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Health and Hospitals Corporation attempts to set record straight over "BCL" story

6/3/2011, 10:23 p.m.

In this week's AmNews, we reported that on May 10, the New York City Health and Hospitals Corporation's (HHC) Finance Committee had voted to recommend that its board of directors award a contract to Consortium (a joint venture of Sodexo Laundry Services , Inc. and Nexera, Inc.) to operate Brooklyn Central Laundry (BCL). Late last week, the Board of Directors officially approved the contract.

But that's not all, a spokesperson for the HHC contacted the AmNews and addressed what they felt wereerrors in the story. Here were some of their other issues:

  • On Thursday, May 26, the New York City Health and Hospitals Corporation (HHC) Board of Directors voted 9-2 to contract with the Consortium, a joint venture of Sodexo Laundry Services, Inc. and Nexera, Inc., to meet HHC's laundry needs for a term of nine years, at a savings to HHC of $72 million. HHC now moves forward to close the Brooklyn Central Laundry operation and transfer laundry services for HHC hospitals and health centers to the vendor by August. 1, 2011.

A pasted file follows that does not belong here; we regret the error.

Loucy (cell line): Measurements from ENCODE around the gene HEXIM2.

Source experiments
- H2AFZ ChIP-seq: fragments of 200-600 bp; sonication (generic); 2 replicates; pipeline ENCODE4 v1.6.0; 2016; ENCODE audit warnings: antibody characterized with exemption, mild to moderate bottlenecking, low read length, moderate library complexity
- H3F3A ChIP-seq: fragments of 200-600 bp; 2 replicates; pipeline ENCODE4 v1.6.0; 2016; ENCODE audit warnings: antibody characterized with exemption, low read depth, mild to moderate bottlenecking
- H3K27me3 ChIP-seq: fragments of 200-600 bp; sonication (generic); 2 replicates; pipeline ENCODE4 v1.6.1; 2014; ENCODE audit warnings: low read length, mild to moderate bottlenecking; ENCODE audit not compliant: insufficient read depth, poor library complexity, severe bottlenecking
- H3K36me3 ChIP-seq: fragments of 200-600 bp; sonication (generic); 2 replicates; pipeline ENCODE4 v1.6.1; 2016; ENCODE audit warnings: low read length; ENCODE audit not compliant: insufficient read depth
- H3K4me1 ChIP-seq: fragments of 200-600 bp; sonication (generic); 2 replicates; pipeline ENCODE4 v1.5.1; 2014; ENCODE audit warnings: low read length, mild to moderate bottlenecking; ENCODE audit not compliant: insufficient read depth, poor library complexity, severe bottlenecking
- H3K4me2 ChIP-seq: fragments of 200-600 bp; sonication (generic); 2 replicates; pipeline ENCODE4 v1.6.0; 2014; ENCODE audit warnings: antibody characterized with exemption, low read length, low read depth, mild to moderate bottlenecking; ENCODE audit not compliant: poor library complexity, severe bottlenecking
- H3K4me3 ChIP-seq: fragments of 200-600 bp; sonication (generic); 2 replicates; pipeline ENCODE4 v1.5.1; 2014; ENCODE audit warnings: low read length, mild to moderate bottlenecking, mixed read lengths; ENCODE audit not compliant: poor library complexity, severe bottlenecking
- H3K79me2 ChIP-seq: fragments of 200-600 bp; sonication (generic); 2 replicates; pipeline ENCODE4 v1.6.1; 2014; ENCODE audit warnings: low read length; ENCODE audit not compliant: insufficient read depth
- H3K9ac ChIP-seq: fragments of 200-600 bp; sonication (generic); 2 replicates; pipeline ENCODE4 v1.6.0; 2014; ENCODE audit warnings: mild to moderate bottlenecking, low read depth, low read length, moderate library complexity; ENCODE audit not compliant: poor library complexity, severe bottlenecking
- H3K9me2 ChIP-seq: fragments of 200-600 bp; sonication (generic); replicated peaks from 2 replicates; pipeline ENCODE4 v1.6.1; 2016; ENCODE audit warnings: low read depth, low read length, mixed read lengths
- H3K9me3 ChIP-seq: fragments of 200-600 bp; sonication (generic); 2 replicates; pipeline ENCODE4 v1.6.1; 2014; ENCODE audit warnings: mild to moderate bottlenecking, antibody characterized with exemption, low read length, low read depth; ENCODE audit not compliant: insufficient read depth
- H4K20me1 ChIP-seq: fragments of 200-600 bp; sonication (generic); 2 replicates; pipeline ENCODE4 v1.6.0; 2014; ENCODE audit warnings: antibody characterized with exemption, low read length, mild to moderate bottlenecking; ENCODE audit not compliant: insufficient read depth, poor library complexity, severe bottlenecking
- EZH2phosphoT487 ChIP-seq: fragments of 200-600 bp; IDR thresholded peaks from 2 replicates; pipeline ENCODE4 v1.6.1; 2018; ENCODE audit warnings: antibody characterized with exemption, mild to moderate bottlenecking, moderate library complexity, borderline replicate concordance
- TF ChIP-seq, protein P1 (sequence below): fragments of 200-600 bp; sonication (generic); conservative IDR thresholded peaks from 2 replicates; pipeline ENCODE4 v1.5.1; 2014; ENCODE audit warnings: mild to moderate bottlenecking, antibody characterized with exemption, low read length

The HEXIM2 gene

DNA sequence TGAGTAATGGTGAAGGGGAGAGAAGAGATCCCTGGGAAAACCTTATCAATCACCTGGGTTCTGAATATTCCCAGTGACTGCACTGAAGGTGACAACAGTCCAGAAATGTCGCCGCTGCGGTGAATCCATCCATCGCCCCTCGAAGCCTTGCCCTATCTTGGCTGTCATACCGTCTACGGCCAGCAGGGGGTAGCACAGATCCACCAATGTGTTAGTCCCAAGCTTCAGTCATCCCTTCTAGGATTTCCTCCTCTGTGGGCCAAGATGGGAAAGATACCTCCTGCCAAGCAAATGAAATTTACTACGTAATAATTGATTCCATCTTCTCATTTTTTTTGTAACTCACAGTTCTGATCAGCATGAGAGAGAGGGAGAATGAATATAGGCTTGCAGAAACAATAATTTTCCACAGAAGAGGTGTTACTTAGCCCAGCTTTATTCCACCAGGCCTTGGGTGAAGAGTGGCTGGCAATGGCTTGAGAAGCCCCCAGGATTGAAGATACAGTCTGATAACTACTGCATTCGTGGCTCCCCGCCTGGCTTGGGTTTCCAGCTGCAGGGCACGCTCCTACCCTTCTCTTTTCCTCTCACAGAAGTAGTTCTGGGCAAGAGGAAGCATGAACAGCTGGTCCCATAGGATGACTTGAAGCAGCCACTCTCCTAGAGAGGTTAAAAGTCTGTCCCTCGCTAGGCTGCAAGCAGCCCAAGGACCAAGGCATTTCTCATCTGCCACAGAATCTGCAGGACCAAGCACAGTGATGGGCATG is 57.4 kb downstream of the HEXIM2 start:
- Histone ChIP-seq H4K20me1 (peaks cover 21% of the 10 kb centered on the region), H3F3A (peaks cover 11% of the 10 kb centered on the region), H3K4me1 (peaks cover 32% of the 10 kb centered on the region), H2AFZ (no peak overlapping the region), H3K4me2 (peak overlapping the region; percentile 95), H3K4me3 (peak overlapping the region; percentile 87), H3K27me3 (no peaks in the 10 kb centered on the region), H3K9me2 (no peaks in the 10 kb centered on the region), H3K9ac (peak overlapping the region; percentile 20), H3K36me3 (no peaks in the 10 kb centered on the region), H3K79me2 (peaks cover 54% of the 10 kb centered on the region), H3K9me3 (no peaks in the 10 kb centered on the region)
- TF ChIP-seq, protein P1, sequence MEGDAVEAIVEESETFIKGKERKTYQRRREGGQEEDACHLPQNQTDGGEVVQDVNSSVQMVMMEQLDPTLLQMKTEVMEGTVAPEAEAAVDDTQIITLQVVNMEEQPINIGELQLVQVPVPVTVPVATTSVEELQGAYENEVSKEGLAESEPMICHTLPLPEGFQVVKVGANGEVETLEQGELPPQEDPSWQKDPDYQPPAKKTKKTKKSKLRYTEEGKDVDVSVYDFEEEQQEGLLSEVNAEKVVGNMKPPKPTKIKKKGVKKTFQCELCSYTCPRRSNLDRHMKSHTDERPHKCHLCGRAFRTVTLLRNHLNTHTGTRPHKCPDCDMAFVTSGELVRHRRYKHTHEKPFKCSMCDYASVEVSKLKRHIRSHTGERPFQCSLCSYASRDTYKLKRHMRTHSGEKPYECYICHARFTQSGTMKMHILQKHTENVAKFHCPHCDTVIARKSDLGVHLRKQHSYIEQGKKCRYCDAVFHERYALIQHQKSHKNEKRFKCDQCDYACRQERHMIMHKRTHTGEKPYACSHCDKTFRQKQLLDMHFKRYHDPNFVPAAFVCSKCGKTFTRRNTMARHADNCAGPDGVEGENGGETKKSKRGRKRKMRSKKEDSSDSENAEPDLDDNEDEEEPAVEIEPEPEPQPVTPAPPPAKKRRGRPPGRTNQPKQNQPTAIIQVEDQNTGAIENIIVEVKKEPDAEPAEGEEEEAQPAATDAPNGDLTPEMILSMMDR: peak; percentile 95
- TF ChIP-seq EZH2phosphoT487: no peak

• In the second paragraph of your (AmNews) story, the city did not spend $1 million in the last year to upgrade BCL facilities. Can you please explain what upgrades you are talking about?
  • Also in the second graf, the contract would not eliminate 83 jobs. HHC has offered to retrain and redeploy the 83 plant employees affected by the closing and place them into housekeeping jobs throughout HHC hospitals with slightly higher salaries. This redeployment offer, conveyed to the union in late January, is contingent on HHC's ability to accomplish the closing of the plant and the transition to the new vendor by August 1.
  • In the third to the last graf of the story, the correct number of New Yorkers served by HHC every year is 1.3 million, not 450,000. More than 450,000 of the people we serve are uninsured. Patients will not be affected by the outsourcing of laundry services. In fact, 35% of laundry operations have been outsourced for more than 10 years at considerable savings and no operational problems. Most other hospitals in the city outsource their laundry operations.

The figure of $1 million in facility upgrades was obtained from District Council 37 (DC37), the largest public employee union in New York City, and Municipal Hospital Employees Union Local 420, which represents workers at the HHC.